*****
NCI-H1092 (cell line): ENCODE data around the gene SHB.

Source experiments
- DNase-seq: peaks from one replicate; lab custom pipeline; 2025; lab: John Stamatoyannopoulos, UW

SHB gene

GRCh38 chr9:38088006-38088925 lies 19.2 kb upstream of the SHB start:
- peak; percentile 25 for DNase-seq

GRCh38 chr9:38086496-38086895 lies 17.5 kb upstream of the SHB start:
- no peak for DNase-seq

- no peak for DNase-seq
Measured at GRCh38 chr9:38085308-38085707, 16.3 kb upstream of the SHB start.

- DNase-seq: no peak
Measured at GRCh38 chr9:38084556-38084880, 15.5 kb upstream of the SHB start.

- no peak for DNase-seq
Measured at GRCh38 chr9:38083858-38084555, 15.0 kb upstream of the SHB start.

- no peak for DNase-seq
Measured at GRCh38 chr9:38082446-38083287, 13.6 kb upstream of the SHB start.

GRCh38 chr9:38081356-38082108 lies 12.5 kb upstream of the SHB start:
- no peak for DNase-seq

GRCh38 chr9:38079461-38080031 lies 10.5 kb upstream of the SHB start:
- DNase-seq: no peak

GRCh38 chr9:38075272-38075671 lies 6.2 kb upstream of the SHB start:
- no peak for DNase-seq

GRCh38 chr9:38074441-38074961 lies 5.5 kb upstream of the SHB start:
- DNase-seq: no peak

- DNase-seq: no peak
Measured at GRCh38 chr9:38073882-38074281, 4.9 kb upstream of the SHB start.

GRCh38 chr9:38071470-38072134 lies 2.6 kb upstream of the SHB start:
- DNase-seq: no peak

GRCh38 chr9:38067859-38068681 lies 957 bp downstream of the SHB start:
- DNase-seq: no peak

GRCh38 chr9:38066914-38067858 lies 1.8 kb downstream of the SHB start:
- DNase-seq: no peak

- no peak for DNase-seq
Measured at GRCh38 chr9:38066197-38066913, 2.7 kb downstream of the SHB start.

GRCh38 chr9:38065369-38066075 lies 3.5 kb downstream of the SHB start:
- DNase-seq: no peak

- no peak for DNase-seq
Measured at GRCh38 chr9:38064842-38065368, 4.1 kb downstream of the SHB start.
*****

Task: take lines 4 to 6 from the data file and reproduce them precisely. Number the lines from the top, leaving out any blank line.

SHB gene

GRCh38 chr9:38088006-38088925 lies 19.2 kb upstream of the SHB start:
- peak; percentile 25 for DNase-seq